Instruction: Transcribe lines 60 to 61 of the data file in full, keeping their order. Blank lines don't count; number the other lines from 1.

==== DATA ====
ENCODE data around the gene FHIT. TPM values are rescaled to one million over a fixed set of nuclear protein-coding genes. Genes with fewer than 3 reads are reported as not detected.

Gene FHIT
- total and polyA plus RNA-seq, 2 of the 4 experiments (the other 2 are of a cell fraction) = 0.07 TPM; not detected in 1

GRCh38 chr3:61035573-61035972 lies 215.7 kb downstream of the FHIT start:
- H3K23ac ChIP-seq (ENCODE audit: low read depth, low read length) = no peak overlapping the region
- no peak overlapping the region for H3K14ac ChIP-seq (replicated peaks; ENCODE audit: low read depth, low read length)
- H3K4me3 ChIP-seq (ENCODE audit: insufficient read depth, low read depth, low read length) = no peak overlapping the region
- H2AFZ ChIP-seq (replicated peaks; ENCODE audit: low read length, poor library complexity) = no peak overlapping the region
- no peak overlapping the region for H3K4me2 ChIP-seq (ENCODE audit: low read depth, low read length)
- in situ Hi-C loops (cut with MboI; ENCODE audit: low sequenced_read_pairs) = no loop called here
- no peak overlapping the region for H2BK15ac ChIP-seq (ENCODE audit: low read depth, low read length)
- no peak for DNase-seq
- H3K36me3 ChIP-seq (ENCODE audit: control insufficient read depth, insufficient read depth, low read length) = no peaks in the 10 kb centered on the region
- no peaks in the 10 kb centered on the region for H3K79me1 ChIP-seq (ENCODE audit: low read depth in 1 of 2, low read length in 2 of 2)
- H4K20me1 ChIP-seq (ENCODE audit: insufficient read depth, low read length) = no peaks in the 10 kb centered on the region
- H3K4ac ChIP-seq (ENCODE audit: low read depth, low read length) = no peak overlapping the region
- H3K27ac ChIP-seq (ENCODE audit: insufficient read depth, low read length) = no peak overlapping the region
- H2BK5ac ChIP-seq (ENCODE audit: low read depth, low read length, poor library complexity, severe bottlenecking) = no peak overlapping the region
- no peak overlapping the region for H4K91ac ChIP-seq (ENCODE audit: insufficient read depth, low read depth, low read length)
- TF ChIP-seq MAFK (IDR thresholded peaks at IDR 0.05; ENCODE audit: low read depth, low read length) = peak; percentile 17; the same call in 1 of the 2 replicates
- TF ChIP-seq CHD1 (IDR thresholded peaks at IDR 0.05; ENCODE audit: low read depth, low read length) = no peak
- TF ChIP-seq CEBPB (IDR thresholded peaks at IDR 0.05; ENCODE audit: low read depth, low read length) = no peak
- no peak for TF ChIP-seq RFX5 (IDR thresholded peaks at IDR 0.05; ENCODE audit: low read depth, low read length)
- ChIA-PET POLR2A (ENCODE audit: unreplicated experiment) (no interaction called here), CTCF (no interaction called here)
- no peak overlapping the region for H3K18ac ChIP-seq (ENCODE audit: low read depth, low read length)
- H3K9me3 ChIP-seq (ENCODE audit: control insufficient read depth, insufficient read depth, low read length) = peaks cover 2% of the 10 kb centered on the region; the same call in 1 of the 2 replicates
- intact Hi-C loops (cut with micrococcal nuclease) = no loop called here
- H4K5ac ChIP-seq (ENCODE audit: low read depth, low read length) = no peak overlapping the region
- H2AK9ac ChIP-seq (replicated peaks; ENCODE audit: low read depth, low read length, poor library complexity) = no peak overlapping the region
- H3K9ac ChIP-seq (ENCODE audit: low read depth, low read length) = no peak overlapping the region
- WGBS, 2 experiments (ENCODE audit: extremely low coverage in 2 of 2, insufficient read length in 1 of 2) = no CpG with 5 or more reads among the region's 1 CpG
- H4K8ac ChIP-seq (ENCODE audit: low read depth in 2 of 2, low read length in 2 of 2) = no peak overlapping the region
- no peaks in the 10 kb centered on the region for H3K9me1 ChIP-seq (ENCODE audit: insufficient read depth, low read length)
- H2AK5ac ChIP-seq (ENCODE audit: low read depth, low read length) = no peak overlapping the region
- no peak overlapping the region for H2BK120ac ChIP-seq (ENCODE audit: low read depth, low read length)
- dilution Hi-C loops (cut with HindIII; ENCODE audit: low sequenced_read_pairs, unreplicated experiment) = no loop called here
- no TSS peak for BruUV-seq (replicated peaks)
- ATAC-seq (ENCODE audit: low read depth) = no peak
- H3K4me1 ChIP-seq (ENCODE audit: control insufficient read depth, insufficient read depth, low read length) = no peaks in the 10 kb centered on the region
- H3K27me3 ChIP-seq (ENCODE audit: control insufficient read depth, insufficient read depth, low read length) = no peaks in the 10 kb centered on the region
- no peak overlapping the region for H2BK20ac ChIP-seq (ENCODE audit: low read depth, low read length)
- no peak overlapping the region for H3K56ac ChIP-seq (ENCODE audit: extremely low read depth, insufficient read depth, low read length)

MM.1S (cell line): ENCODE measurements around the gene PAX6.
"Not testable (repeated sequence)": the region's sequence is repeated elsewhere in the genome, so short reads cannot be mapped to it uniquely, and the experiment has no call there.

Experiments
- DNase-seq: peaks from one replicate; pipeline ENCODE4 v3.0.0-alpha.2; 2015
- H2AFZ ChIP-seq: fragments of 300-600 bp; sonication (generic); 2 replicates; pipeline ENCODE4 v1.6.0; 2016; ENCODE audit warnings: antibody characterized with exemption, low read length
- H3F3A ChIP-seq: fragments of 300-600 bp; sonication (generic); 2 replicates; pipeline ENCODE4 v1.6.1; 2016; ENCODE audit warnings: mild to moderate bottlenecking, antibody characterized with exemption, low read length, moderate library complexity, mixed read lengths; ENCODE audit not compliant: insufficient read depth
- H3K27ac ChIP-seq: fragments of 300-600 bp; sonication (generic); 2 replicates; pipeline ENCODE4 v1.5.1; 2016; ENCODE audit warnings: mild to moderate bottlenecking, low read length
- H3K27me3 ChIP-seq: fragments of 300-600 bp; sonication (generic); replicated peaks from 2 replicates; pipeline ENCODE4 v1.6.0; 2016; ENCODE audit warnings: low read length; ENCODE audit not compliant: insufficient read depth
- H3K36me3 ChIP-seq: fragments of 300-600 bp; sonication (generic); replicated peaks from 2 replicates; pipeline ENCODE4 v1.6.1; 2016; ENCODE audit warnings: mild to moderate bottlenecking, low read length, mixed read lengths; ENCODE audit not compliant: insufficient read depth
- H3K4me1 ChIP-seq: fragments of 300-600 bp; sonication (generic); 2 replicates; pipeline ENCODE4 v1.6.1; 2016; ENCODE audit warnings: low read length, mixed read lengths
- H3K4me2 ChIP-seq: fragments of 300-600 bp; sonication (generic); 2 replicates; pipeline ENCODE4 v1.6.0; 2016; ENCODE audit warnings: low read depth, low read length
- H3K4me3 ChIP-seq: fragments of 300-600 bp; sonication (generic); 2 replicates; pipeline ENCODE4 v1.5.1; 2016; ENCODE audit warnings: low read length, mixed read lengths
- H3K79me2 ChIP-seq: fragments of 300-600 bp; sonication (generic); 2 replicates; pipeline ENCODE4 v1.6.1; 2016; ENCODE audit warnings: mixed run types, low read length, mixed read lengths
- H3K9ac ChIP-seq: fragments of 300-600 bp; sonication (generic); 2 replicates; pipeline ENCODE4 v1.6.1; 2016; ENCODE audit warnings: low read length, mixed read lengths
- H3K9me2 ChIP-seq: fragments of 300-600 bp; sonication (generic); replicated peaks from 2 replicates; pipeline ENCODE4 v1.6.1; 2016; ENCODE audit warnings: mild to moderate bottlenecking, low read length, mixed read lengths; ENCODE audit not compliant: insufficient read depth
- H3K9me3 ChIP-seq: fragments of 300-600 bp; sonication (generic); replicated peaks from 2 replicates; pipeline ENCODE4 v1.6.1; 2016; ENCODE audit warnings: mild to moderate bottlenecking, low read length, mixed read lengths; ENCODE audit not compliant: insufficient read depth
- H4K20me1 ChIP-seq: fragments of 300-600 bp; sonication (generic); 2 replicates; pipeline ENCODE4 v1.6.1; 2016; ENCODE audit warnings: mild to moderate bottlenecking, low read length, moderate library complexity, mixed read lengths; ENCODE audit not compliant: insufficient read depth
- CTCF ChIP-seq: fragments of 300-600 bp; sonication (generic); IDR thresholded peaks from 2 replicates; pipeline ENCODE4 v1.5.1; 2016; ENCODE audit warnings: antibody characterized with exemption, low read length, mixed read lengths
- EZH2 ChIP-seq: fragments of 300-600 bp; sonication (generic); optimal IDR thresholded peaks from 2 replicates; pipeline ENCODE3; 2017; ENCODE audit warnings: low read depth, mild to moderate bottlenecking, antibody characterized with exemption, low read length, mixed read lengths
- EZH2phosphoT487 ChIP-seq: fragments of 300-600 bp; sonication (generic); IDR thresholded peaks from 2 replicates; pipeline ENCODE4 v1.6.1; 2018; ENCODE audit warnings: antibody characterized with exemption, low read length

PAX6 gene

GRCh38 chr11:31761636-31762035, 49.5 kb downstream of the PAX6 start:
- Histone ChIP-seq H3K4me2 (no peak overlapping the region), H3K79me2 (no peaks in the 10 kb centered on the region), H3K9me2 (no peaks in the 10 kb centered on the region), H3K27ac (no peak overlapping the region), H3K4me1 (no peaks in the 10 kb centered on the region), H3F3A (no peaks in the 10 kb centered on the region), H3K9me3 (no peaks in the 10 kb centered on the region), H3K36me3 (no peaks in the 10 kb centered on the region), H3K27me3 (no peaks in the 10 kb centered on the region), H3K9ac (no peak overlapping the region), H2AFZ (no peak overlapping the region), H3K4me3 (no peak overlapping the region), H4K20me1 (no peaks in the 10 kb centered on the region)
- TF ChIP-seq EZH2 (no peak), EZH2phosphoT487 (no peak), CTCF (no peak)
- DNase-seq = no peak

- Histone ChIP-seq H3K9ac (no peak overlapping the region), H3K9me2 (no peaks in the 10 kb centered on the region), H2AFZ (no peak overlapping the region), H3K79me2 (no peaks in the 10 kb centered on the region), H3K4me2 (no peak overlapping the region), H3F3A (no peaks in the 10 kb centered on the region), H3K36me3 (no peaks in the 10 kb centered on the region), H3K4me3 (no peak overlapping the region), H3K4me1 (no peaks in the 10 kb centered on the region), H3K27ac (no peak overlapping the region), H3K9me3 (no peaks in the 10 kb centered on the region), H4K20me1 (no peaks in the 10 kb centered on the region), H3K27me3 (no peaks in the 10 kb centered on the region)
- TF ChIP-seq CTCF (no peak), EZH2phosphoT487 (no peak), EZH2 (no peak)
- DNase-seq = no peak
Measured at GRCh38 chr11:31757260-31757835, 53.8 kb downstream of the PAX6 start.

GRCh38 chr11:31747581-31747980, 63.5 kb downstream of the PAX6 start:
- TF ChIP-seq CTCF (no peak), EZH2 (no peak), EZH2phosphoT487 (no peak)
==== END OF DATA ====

- CTCF ChIP-seq: fragments of 300-600 bp; sonication (generic); IDR thresholded peaks from 2 replicates; pipeline ENCODE4 v1.5.1; 2016; ENCODE audit warnings: antibody characterized with exemption, low read length, mixed read lengths
- EZH2 ChIP-seq: fragments of 300-600 bp; sonication (generic); optimal IDR thresholded peaks from 2 replicates; pipeline ENCODE3; 2017; ENCODE audit warnings: low read depth, mild to moderate bottlenecking, antibody characterized with exemption, low read length, mixed read lengths